3 Keys To Breaking Out Of Your Money Story

We all have ideas or beliefs about money. More often, our beliefs about money were created from fear and we accept them as if they were the truth.

Issues around money have little to do with the concept of money.

That’s what I discovered when my husband and I got married. The comments about money we had each heard growing up were guiding our decisions and causing conflicts. After all, both of us can’t be “right” if our beliefs represent opposing views.

The comments, beliefs and ideas we are taught about money are based on a faulty understanding of what money actually is. By discovering the truth about money, you become more empowered in your relationship with it and all that it touches in your life.

Money issues are really just a lack of understanding based in fear and irresponsibility.

Three keys to breaking out of your money story:

Key #1:

The first key to breaking out of your money story is to face your fears. Decisions made on the basis of “feeling safe or secure” in circumstances where your very life is not being threatened are made out of fear.

Fear indicates that you have power to reclaim from someone or something. The more we rely on something outside of ourselves to resolve what we believe to be money issues, the more fearful or powerless we feel.

I worked with a client who used to say, “I can’t leave this job now! What if I took a new job and got laid off? My partner would get angry.” When I asked her what she was afraid of, she admitted it wasn’t the money but that she was afraid of how changing jobs would change their relationship.

Here’s this client’s realization about claiming her power:

“It’s like owning our desires, honoring ourselves and not allowing what we think or we perceive to be overshadowed by others. It is owning who we are.”

Key #2:

The second key to breaking free from old money beliefs is to understand what caused your current reality. Issues with money in relationships are the effect of something. They are the effect of your upbringing, your beliefs, your experiences and your choices. The same is true for everyone you interact with.

A woman I worked with a few years ago was miserable at her job. Even though she did very well, she no longer loved what she was doing. She kept talking about leaving the job but grew up believing you must remain loyal to “the man who pays you”. But the longer she stayed in that position, the more pressure she felt.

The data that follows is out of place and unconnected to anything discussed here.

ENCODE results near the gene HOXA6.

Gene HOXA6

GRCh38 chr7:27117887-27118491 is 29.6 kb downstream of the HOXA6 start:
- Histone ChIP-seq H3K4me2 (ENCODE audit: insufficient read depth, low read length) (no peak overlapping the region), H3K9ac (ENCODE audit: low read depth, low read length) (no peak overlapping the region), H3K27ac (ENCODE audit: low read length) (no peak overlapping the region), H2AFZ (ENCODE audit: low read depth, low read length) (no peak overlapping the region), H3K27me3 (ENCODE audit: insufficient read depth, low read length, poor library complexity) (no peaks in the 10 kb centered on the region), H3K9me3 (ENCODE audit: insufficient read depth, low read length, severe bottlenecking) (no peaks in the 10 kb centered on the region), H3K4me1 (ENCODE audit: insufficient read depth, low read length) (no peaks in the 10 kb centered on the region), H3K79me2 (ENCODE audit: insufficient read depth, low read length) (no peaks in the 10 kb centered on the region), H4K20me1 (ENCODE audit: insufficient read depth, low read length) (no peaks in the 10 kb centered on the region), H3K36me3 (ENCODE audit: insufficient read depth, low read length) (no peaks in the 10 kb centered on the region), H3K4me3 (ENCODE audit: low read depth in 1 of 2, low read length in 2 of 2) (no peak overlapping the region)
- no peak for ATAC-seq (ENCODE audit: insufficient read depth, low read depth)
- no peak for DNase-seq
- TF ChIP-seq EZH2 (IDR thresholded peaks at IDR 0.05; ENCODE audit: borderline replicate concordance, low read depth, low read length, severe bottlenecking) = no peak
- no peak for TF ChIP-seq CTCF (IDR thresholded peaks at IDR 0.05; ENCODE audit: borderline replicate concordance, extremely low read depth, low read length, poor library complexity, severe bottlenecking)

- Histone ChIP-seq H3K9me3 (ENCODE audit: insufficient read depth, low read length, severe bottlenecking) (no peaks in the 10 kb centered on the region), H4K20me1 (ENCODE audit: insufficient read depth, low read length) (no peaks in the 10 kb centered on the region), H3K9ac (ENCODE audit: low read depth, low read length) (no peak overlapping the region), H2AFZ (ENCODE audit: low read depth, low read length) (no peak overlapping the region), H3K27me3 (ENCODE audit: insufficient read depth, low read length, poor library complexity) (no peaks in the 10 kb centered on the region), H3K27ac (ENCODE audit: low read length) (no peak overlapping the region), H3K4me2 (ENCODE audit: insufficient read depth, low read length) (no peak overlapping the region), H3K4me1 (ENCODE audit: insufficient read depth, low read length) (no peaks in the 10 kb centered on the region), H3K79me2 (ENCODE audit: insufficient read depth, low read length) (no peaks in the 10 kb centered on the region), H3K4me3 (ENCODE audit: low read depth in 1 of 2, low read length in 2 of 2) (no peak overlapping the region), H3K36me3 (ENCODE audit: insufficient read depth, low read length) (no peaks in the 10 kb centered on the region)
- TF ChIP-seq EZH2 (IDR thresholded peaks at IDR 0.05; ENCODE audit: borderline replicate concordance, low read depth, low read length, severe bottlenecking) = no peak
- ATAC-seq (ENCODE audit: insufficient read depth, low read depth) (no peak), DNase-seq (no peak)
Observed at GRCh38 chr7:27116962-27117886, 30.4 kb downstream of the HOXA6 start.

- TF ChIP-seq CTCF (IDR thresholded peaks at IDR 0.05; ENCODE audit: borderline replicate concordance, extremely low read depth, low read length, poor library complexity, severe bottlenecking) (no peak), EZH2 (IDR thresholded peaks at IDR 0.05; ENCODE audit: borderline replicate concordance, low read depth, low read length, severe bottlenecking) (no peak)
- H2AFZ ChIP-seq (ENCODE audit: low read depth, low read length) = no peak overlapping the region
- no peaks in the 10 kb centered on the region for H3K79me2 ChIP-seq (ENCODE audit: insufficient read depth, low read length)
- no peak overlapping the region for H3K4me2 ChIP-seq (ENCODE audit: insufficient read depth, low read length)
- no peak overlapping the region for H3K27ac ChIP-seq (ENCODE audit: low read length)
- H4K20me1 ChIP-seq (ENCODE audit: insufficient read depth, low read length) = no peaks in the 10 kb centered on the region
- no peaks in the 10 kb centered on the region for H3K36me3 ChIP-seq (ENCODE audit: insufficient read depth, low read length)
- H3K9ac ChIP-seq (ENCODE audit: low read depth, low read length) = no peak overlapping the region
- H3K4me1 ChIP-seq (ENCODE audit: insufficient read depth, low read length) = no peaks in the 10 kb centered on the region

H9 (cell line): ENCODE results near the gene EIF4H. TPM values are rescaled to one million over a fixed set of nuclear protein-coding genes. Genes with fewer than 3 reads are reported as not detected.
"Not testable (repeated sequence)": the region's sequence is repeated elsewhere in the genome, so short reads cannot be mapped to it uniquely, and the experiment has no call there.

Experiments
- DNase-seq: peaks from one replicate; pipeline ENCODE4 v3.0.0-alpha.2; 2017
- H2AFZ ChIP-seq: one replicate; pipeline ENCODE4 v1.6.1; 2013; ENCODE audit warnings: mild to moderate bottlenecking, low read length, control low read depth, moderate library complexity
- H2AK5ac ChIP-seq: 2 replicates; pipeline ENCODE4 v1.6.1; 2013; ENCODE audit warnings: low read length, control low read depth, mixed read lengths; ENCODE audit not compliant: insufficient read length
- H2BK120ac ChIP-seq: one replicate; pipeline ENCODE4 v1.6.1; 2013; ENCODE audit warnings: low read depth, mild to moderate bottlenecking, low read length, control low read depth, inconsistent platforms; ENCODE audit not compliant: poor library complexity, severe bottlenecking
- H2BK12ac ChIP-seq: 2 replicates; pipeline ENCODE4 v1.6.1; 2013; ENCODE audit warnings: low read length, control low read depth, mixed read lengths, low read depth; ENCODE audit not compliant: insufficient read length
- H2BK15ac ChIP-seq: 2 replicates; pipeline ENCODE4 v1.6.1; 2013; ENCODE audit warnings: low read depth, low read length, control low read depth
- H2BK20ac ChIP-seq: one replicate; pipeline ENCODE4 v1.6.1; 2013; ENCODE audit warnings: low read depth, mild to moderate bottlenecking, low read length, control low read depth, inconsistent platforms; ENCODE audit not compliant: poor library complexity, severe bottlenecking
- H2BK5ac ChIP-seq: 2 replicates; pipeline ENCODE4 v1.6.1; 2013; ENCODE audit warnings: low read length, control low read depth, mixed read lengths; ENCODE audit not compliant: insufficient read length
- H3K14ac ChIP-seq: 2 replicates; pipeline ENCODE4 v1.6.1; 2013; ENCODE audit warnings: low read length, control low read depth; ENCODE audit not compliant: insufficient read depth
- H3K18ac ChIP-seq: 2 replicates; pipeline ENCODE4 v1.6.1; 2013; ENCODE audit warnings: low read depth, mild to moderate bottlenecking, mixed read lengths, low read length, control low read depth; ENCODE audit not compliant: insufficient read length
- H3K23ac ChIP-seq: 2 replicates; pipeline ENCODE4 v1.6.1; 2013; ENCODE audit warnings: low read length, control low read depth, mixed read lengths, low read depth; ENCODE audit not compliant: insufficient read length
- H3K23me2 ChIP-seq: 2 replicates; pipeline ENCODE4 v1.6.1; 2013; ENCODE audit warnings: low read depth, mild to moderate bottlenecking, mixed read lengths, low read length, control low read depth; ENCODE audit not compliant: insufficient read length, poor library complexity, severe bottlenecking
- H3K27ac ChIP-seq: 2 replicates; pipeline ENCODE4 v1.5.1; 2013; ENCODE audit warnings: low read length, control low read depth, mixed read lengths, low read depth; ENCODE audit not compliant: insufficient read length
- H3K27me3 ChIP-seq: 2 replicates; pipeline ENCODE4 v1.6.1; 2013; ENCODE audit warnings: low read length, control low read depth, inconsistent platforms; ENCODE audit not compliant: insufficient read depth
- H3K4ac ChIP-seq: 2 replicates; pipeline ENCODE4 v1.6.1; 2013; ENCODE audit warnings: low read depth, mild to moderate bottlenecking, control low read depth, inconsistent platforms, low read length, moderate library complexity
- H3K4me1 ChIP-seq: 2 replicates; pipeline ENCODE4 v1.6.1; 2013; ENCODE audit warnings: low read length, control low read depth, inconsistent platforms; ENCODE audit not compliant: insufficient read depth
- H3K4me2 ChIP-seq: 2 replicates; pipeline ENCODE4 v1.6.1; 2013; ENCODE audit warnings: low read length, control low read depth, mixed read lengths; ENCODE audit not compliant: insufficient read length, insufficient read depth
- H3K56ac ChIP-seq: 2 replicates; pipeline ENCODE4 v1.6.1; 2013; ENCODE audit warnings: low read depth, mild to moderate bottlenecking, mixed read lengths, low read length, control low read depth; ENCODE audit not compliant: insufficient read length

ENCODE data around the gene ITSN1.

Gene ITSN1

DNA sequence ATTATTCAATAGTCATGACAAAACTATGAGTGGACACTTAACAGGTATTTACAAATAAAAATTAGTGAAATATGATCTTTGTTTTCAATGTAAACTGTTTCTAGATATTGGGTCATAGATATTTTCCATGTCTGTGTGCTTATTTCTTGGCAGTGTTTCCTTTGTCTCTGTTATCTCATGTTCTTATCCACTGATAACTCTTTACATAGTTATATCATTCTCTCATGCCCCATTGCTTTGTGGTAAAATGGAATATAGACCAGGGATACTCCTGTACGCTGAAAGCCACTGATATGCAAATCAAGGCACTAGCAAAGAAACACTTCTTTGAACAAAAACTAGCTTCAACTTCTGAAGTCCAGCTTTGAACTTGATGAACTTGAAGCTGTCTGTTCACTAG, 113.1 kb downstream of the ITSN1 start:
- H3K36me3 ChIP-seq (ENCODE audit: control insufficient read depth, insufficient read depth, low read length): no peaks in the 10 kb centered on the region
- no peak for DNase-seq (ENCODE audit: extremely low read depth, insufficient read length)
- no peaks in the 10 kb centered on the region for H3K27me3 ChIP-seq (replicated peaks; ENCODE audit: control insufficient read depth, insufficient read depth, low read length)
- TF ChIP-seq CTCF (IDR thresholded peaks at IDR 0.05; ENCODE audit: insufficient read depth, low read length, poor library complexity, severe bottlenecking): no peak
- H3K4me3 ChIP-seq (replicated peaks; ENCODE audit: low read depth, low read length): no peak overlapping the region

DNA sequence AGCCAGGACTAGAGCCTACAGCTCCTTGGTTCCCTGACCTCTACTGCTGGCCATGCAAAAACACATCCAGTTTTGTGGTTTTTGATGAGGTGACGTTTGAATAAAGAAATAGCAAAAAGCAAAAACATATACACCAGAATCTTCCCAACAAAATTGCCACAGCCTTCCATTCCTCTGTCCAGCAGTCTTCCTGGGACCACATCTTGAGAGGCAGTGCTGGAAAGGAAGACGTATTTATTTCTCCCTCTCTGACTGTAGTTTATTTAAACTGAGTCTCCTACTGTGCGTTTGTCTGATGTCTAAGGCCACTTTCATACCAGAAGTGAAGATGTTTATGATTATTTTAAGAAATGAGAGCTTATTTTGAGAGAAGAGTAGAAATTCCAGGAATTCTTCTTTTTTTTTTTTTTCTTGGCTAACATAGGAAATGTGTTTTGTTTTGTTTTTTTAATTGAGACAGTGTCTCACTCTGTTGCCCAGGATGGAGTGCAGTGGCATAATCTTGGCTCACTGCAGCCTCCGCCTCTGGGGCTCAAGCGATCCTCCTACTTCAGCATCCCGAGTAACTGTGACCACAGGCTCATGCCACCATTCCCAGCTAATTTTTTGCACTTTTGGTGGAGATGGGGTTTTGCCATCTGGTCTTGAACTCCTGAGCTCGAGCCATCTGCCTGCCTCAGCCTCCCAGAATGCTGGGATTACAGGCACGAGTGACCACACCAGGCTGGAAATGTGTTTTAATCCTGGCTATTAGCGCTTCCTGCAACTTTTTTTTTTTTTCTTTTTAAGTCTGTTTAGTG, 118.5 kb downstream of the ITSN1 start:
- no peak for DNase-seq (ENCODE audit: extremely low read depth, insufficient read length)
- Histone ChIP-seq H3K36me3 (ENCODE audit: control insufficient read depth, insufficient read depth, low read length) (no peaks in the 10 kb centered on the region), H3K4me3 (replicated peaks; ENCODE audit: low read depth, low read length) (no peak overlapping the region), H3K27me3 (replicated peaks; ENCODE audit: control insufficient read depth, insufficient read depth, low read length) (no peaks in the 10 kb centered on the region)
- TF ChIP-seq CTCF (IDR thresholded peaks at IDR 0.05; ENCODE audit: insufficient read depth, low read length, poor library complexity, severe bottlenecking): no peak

Her daughter had health issues and began to require more constant care. Soon, my client was forced to choose between her daughter and her loyalty. Although her father had been faced with a similar decision and had opted to stay loyal to his employer, she chose her family. She embraced a new reality- one that is more inline with her values and not with her fears.

“Life is a gift, and it offers us the privilege, opportunity, and responsibility to give something back by becoming more.” –  Tony Robbins

Key #3:

The third key to breaking out of your money story- the explanations, rationalizations and excuses you give to justify your stand on money issues- is to take responsibility for your role in causing the results you get.

I spoke with an entrepreneur recently who explained that her current financial circumstances were caused by the failing economy. During our Discovery Conversation, she admitted that her fear kept her from taking the necessary steps to achieve better results.

She had been avoiding the activities which would create those desired results “because of the economy”. When she became more fearful of what would happen if she didn’t trust herself to make decisions based on fact and not fear,  she also discovered that if you don’t yet have what you want in your life, money or otherwise, it is your responsibility to cause it to occur.

Take responsibility for your results and you are back in control.  By bringing your power back into the thoughts you have and the decisions you make, you are claiming responsibility for the results you get.

Your power to create something in your life is equal to the amount of responsibility you are willing to accept for the things that are in your life.” –  David Neagle